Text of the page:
When I began investing, I was starting from a knowledge base of zero.
One of the first books I read was The Motley Fool's Rule Breakers, Rule Makers. In it, Motley Fool co-founder Tom Gardner laid out specific criteria for crowning a company a "rule maker," i.e., a large, mature, consumer-facing company that's king of its market space, and an investment that can be confidently and profitably held onto for years with only quarterly check-ins.
His step-by-step process for analyzing a business was an easily understandable way for a beginner like me to quickly get up to speed, but its back-to-basics methodology will benefit even advanced investors. Today, we're going to run McDonald's
1. The mass-market, repeat purchase of low-priced goods
Burger, fries, drink. Repeat endlessly. People need to eat, and if you can make a product they really like at a price they can afford, you're in the money. This is exactly what McDonald's has done in the U.S. and around the world since 1940. How many billions have been served? McDonald's practically defines this rule-maker category.
2. Gross margin
Gross margin indicates manufacturing efficiencies, brand power, and pricing power. The ideal gross margin for a rule maker is 60%. Not all economic sectors are created equal, however, and to be realistic we have to take these differences into account, even for rule makers. As such, McDonald's gross margin is 39.59% trailing 12 months, but is well above the industry average of 30.37% TTM.
Rival Yum! Brands
3. Net-profit margin
Net-profit margin dictates how many pennies a company gets to keep from every dollar of sales. Tom Gardner likes to see net-profit margins of 10% for his rule makers. At 20.26% TTM, McDonald's crushes this metric. Yum! comes in at a robust 11.69% TTM, Chipotle at a healthy 9.63% TTM, and Starbucks at an even healthier 10.56% TTM. Well done to all our companies here.
4. Sales growth
Year-over-year sales, or revenue, growth counts even for big companies, where it will naturally slow with age, because it's an indicator of business momentum. Top-tier rule makers grow their sales by 10% every year.
At 7.1% year over year, McDonald's could be doing slightly better, but growth is still healthy, especially for a more than 70-year-old company. In comparison, young bucks Yum!, Chipotle, and Starbucks grew their revenues at an enviable 13.1% YOY, an astounding 25.8% YOY, and a big 14.7% YOY, respectively.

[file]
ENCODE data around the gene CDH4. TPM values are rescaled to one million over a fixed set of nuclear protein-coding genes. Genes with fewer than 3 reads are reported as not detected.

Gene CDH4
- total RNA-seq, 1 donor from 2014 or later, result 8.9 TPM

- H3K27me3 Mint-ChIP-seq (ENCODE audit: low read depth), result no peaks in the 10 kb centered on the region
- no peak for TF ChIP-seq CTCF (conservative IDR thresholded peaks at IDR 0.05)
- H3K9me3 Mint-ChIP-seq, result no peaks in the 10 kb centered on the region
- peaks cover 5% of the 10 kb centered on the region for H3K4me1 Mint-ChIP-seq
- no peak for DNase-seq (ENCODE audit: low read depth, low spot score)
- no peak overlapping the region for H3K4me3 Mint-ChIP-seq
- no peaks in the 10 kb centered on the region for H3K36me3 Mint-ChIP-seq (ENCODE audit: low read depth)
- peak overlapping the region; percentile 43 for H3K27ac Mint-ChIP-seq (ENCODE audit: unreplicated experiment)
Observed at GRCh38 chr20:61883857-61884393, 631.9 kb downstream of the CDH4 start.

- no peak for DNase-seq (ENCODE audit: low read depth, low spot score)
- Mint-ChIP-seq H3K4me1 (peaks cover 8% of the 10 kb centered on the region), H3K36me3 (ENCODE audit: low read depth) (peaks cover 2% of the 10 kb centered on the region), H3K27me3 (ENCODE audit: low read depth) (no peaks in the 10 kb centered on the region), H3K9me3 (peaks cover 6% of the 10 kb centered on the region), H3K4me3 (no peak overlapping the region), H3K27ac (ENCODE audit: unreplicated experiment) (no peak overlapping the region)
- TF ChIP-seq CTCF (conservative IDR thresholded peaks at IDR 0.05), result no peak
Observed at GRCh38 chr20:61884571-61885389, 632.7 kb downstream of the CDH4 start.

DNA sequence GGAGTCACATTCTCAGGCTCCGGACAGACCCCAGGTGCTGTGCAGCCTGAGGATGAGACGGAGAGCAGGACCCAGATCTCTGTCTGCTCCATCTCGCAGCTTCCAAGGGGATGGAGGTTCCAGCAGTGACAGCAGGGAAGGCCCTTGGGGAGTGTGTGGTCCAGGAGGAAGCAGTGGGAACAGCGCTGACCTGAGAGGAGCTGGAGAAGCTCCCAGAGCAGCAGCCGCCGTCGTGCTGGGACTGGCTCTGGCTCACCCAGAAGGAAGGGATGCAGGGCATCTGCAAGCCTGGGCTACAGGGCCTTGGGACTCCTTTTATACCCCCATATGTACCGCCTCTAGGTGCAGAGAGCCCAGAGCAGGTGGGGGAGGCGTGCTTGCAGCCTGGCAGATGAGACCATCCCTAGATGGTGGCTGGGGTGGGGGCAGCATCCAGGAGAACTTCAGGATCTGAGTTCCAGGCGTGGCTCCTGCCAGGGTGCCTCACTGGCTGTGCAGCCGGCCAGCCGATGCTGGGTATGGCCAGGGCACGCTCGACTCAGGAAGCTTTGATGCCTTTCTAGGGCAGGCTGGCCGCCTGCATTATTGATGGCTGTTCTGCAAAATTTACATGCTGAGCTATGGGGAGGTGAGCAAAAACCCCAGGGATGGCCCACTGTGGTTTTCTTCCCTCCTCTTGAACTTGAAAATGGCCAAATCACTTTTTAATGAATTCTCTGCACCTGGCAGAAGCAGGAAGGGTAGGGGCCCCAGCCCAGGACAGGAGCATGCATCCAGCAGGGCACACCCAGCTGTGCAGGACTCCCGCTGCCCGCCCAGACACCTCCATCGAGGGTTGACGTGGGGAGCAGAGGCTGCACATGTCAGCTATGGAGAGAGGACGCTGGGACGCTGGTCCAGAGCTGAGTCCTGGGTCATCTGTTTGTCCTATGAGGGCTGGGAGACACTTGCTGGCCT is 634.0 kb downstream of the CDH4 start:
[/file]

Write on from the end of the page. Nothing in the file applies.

5. Cash-to-debt ratio
Rule makers should be cash heavy and debt light, ideally having at least 1.5 times more cash than debt.
- With $2.35 billion in cash and $12.51 billion in debt, McDonald's has an unenviable cash-to-debt ratio of 0.19.
- Yum! has $1.1 billion in cash and $3.3 billion in debt, for a slightly more enviable C/D of 0.33.
- Chipotle has $465 million in cash and $3.63 million in debt, for a killer C/D of 128.1.
- Starbucks has $2.27 billion in cash and $549.5 million in debt, for a great C/D of 4.13.
Kudos to Starbucks and Chipotle on this metric. For Yum! and McDonald's, the only consolation for any of them, and for investors, is that right now money is cheap.
6. The Foolish Flow Ratio
The Foolish Flow Ratio measures how well a company manages its inventory and cash. Specifically, a company should be keeping its inventory and accounts receivables low and its accounts payables high--strong indicators of market-space dominance.
To calculate the Foolish Flow Ratio, take current assets minus cash, cash equivalents, and short-term investments and divide by current liabilities. The best companies have Foolish flow ratios of 1.0 or less.
On this metric, McDonald's comes in at a very healthy 0.58, Yum! at an even slightly more healthy 0.5, Chipotle at a happy 0.7, and Starbucks at a lean 0.91. All four of our companies are staying lean and mean on this important metric.
7. Your familiarity and interest
What's in a name? A lot. Your familiarity and interest with a company help you understand exactly what it does and how it makes money, thereby lowering your overall investing risk.
McDonald's prepares and sells food and beverages to the public. Dead simple. You know exactly how a company like this makes its money after one visit, and that's the kind of company we like all of our rule-maker investments to be.
Three cheers for rule-maker McDonald's
We'd like it better if McDonald's had a little more cash and a little less debt, and we'd like revenue growth to be a bit more robust, but regardless, the company falls well within our rule-maker range of requirements. Remember: Rule makers -- as older, more established companies -- don't have to hit every number out of the park. Their beauty lies in their longevity, and their ability to steadily generate revenue and profit quarter after quarter, year after year.
In Rule Breakers, Rule Makers, Tom Gardner goes into even greater depth and detail about what exactly makes a rule maker a rule maker. So I suggest you pick up a copy for yourself and get the whole story from the man who, literally, wrote the book on it.
Of course, McDonald's isn't the only easy-to-understand stock you can profitably and confidently hold onto for the long term. Learn about the stock The Motley Fool is calling its top pick for 2012 in this special free report: "The Motley Fool's Top Stock for 2012." Get it while the stock is hot by clicking here now.